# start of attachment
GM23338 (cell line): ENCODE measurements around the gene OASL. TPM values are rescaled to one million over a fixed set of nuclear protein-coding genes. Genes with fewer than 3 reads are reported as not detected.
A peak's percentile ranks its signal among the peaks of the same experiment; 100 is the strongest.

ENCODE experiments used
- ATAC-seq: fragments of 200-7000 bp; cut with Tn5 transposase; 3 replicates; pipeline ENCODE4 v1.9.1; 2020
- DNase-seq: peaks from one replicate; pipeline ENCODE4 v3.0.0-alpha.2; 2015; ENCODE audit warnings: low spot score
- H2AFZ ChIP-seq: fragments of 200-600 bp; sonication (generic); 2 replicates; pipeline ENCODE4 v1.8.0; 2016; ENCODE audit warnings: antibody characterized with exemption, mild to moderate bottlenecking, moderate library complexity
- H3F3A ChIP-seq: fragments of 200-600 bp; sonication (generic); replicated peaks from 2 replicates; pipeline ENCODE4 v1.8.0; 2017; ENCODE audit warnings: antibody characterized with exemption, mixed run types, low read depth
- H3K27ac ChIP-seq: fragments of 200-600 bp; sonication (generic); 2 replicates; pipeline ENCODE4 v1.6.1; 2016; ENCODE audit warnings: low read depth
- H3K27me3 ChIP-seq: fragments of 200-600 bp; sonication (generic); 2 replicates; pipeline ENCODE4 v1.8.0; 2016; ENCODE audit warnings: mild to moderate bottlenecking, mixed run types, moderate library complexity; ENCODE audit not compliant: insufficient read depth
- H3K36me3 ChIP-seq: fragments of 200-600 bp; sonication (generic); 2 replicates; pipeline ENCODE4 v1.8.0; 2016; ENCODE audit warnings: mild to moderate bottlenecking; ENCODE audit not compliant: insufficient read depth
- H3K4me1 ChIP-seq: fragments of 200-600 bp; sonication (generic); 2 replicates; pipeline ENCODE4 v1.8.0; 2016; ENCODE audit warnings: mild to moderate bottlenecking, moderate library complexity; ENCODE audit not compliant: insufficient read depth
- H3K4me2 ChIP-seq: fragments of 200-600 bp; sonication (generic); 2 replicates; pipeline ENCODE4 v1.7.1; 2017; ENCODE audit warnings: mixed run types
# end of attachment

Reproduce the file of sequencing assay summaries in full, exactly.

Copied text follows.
GM23338 (cell line): ENCODE measurements around the gene OASL. TPM values are rescaled to one million over a fixed set of nuclear protein-coding genes. Genes with fewer than 3 reads are reported as not detected.
A peak's percentile ranks its signal among the peaks of the same experiment; 100 is the strongest.

ENCODE experiments used
- ATAC-seq: fragments of 200-7000 bp; cut with Tn5 transposase; 3 replicates; pipeline ENCODE4 v1.9.1; 2020
- DNase-seq: peaks from one replicate; pipeline ENCODE4 v3.0.0-alpha.2; 2015; ENCODE audit warnings: low spot score
- H2AFZ ChIP-seq: fragments of 200-600 bp; sonication (generic); 2 replicates; pipeline ENCODE4 v1.8.0; 2016; ENCODE audit warnings: antibody characterized with exemption, mild to moderate bottlenecking, moderate library complexity
- H3F3A ChIP-seq: fragments of 200-600 bp; sonication (generic); replicated peaks from 2 replicates; pipeline ENCODE4 v1.8.0; 2017; ENCODE audit warnings: antibody characterized with exemption, mixed run types, low read depth
- H3K27ac ChIP-seq: fragments of 200-600 bp; sonication (generic); 2 replicates; pipeline ENCODE4 v1.6.1; 2016; ENCODE audit warnings: low read depth
- H3K27me3 ChIP-seq: fragments of 200-600 bp; sonication (generic); 2 replicates; pipeline ENCODE4 v1.8.0; 2016; ENCODE audit warnings: mild to moderate bottlenecking, mixed run types, moderate library complexity; ENCODE audit not compliant: insufficient read depth
- H3K36me3 ChIP-seq: fragments of 200-600 bp; sonication (generic); 2 replicates; pipeline ENCODE4 v1.8.0; 2016; ENCODE audit warnings: mild to moderate bottlenecking; ENCODE audit not compliant: insufficient read depth
- H3K4me1 ChIP-seq: fragments of 200-600 bp; sonication (generic); 2 replicates; pipeline ENCODE4 v1.8.0; 2016; ENCODE audit warnings: mild to moderate bottlenecking, moderate library complexity; ENCODE audit not compliant: insufficient read depth
- H3K4me2 ChIP-seq: fragments of 200-600 bp; sonication (generic); 2 replicates; pipeline ENCODE4 v1.7.1; 2017; ENCODE audit warnings: mixed run types